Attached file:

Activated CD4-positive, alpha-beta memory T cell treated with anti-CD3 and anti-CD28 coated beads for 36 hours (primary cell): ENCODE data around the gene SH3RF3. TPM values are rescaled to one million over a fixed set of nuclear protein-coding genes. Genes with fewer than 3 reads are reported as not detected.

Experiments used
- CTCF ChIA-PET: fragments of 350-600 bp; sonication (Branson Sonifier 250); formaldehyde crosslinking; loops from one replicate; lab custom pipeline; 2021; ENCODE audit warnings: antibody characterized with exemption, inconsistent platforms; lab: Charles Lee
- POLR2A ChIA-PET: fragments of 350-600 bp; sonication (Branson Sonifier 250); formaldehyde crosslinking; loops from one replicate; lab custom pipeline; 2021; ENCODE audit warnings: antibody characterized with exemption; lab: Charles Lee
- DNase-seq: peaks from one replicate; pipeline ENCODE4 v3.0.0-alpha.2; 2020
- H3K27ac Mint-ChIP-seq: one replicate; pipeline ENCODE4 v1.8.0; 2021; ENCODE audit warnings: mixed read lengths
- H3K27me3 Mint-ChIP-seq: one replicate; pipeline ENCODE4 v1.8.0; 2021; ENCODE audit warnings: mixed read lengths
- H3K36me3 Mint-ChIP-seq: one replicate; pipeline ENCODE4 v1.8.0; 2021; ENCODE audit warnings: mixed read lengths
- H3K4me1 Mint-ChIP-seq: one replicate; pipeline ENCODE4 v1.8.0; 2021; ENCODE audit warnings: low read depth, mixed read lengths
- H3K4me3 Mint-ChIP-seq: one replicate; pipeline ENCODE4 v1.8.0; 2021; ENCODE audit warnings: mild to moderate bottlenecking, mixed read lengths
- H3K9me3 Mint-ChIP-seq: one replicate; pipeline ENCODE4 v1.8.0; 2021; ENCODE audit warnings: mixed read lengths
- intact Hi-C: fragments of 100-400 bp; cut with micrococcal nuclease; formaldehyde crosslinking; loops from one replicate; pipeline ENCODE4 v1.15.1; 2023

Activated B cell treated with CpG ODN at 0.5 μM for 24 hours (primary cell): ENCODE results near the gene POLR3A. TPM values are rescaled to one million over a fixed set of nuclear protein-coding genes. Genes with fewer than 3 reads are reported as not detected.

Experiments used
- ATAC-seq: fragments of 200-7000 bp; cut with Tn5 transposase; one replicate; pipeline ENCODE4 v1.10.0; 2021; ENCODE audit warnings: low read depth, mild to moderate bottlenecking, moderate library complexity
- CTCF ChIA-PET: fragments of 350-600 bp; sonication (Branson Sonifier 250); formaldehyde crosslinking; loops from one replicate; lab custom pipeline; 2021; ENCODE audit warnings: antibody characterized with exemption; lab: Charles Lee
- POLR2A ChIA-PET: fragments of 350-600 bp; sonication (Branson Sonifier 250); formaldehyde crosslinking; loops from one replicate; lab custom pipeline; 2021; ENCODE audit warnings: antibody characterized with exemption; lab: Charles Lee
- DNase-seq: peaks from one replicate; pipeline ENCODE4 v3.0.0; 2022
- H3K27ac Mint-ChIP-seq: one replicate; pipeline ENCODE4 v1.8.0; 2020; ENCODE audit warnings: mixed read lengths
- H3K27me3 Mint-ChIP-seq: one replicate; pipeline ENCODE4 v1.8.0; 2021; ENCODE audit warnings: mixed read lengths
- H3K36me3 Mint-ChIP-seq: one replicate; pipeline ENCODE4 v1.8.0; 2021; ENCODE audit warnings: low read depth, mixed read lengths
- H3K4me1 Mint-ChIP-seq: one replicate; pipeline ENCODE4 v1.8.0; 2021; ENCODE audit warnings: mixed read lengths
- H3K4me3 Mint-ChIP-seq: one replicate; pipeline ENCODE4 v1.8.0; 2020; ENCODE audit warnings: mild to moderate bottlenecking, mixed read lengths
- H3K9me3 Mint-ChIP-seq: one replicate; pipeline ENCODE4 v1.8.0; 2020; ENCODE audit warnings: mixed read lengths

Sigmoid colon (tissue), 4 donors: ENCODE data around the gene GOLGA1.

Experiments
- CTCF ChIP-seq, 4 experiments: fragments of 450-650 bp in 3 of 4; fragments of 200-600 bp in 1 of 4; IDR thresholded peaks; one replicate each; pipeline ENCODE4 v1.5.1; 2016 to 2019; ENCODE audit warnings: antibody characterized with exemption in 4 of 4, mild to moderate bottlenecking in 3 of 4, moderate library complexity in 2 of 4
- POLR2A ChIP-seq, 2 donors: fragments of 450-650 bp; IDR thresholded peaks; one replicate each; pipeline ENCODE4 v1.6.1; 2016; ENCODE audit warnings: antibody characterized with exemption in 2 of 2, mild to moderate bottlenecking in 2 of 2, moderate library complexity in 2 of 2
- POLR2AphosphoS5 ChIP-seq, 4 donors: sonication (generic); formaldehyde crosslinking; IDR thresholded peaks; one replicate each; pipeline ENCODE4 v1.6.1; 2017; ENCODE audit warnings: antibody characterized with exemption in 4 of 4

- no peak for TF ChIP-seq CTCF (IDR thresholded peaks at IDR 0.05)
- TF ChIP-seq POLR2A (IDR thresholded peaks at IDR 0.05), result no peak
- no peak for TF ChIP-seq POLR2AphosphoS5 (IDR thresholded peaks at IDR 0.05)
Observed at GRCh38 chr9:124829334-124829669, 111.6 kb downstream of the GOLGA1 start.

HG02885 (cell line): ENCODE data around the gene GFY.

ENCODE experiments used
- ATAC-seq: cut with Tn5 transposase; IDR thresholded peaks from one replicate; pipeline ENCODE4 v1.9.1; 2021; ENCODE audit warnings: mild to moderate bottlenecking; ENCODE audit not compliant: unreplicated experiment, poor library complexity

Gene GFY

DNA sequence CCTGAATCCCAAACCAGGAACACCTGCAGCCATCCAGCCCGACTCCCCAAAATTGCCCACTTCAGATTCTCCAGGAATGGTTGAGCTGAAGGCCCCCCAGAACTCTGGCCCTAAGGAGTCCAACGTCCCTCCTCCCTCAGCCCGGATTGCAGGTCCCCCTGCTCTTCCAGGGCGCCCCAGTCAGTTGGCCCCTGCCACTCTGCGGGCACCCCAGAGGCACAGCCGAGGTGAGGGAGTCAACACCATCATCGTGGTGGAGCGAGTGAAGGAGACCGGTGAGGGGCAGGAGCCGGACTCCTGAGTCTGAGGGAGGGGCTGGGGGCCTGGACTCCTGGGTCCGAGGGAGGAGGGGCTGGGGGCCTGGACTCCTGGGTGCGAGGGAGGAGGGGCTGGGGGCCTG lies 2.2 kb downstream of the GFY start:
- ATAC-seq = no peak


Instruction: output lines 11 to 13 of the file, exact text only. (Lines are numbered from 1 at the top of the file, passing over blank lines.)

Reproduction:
- H3K9me3 Mint-ChIP-seq: one replicate; pipeline ENCODE4 v1.8.0; 2021; ENCODE audit warnings: mixed read lengths
- intact Hi-C: fragments of 100-400 bp; cut with micrococcal nuclease; formaldehyde crosslinking; loops from one replicate; pipeline ENCODE4 v1.15.1; 2023

Activated B cell treated with CpG ODN at 0.5 μM for 24 hours (primary cell): ENCODE results near the gene POLR3A. TPM values are rescaled to one million over a fixed set of nuclear protein-coding genes. Genes with fewer than 3 reads are reported as not detected.